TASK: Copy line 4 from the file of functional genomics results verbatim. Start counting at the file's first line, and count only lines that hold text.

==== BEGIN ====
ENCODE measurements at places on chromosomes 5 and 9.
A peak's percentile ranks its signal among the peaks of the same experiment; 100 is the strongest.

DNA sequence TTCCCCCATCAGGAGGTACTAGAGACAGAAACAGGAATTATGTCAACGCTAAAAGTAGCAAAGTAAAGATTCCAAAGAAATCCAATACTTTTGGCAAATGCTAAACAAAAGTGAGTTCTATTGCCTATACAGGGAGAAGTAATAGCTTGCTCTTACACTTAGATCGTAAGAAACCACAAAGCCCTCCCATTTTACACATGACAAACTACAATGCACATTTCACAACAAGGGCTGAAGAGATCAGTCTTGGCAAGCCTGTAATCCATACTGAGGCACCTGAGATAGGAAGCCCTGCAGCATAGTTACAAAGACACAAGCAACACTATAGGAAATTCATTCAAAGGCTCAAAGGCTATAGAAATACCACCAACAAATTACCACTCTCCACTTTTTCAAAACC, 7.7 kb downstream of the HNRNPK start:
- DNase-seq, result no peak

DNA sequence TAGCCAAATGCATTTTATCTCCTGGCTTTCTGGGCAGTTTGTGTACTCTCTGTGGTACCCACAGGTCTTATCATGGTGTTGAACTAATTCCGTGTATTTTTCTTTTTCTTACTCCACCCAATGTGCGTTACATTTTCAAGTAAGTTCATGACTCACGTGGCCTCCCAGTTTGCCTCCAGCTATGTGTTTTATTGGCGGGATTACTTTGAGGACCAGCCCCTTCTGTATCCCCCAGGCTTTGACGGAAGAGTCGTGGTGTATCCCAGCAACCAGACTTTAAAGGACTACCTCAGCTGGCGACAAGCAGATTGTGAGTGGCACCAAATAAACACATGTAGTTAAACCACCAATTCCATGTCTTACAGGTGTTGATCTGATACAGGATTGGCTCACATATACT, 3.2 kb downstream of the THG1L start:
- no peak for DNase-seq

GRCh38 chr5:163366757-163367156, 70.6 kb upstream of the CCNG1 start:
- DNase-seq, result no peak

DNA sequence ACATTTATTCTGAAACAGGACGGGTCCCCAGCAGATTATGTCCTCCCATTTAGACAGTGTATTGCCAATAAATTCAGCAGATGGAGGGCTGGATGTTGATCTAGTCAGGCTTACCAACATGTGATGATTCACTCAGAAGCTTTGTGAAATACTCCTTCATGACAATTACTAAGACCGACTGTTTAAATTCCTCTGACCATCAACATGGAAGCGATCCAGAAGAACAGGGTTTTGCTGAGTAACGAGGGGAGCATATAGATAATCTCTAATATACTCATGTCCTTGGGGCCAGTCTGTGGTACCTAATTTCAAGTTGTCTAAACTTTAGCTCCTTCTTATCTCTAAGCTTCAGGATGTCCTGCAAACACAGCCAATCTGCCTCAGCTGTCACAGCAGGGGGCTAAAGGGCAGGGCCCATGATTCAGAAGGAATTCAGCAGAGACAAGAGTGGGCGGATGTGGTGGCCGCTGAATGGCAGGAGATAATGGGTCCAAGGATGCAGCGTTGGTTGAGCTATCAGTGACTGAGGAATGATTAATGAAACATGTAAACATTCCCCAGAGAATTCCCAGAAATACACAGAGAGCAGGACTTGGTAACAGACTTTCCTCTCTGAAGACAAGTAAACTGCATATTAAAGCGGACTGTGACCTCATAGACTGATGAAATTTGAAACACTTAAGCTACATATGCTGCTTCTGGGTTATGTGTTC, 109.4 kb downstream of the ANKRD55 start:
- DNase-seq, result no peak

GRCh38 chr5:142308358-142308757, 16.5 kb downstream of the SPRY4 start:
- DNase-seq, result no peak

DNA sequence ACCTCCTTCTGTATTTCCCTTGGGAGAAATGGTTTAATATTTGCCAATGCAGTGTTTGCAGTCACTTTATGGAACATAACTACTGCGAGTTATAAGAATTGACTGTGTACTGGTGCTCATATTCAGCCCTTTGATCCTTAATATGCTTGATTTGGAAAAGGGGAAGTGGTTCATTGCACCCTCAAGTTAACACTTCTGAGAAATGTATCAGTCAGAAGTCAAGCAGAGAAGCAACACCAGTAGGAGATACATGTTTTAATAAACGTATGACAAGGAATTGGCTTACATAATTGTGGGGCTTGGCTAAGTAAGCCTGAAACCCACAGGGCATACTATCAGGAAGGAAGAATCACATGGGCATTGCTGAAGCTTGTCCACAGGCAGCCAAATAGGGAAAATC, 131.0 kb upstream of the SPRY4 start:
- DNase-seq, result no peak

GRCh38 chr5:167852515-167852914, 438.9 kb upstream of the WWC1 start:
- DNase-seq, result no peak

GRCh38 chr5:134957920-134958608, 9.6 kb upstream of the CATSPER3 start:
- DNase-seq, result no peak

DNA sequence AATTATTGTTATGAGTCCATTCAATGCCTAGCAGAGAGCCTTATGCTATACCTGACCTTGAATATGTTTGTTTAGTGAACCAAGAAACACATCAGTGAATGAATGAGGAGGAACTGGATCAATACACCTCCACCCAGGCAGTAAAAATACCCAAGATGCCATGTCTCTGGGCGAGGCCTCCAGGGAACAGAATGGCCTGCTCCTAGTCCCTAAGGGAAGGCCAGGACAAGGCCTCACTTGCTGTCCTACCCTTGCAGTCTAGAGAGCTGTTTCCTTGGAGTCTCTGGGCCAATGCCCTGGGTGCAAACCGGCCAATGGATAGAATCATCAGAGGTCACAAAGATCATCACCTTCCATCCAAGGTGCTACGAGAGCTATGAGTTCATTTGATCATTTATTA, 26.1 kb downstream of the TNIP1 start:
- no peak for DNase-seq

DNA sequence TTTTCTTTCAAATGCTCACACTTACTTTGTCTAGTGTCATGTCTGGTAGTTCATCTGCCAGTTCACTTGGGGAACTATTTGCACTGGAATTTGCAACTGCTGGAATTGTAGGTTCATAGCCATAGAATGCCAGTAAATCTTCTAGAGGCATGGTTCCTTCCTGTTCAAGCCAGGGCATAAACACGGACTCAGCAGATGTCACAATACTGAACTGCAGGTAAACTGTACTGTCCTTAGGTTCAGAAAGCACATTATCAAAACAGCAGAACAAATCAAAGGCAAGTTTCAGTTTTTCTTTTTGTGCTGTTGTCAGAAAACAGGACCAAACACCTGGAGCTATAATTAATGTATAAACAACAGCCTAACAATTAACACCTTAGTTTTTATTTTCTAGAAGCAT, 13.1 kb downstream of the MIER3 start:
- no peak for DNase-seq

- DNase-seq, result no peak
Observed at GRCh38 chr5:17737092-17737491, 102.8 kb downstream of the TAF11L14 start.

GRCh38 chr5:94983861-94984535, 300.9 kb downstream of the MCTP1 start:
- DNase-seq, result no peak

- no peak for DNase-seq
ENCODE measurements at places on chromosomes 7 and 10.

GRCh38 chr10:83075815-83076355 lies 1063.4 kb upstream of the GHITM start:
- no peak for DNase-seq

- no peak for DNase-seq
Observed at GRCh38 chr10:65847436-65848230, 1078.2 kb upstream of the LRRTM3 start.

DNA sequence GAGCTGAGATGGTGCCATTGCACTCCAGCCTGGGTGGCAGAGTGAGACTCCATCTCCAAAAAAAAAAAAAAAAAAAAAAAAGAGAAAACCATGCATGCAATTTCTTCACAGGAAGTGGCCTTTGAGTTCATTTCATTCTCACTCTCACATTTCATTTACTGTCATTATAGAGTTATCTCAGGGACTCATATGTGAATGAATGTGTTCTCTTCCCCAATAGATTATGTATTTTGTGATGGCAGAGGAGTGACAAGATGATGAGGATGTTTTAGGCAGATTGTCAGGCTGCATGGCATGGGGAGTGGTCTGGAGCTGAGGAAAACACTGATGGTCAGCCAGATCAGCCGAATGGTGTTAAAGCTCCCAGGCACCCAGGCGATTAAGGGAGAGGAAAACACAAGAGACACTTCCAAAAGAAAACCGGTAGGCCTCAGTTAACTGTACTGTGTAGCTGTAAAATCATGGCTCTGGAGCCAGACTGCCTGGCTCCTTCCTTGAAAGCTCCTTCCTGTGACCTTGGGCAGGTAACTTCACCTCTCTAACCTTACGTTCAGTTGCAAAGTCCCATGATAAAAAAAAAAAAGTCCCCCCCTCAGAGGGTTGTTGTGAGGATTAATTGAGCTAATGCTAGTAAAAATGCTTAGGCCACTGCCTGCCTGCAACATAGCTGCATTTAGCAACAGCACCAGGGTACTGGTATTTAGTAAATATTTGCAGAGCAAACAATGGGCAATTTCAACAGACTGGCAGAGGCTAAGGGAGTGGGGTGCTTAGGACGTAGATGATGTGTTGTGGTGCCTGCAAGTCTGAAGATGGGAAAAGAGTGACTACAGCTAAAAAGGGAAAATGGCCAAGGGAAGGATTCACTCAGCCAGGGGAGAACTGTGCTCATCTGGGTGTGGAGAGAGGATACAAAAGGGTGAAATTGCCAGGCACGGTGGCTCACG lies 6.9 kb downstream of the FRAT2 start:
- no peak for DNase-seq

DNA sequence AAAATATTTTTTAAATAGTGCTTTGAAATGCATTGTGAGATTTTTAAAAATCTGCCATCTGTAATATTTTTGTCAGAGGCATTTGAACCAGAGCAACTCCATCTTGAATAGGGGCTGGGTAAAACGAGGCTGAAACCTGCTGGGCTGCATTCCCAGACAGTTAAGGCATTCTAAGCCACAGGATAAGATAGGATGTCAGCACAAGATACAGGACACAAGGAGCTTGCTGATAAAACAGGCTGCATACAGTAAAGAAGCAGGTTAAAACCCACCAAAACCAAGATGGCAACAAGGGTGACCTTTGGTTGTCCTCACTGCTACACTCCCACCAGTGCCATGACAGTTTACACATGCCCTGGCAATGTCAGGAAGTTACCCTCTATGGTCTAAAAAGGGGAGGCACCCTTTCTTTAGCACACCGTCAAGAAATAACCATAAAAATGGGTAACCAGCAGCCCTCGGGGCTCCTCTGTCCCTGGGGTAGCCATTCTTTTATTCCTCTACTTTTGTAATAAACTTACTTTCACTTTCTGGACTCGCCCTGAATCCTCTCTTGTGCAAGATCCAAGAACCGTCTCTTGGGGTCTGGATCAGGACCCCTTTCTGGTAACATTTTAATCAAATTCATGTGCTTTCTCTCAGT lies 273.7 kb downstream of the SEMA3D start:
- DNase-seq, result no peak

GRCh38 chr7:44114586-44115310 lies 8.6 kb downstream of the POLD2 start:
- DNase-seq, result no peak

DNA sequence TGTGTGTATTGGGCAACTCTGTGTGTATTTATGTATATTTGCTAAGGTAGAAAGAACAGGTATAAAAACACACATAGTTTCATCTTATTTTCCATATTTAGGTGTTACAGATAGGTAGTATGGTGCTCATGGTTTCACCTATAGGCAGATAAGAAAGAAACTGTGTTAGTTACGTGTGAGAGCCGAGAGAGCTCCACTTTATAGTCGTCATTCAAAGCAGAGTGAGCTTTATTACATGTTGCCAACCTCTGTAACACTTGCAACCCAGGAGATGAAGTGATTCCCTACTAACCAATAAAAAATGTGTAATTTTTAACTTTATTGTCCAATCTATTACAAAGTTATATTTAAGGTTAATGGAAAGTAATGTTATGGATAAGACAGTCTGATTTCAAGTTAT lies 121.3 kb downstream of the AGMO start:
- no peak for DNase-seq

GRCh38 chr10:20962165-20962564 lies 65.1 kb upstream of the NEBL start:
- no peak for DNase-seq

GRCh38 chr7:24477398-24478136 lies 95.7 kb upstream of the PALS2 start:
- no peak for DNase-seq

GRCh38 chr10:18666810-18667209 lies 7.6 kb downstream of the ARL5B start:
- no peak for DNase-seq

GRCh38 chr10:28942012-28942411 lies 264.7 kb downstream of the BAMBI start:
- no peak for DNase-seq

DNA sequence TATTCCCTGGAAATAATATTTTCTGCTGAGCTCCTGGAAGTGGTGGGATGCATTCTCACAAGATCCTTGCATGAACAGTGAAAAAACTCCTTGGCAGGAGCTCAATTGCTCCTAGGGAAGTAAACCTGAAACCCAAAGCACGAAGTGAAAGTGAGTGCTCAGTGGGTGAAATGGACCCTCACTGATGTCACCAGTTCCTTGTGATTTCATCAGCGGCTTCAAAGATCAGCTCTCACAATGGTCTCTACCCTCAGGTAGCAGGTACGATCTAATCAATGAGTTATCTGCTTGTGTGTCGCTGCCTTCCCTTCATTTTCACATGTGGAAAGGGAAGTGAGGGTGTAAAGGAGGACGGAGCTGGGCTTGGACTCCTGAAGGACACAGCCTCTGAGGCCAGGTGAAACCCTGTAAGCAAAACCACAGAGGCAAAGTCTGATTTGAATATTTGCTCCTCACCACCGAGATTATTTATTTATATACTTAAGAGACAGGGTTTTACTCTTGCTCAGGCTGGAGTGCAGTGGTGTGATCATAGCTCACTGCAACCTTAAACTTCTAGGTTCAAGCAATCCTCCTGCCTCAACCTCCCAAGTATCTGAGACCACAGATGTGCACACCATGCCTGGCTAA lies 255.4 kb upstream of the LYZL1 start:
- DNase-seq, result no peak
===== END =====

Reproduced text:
- DNase-seq, result no peak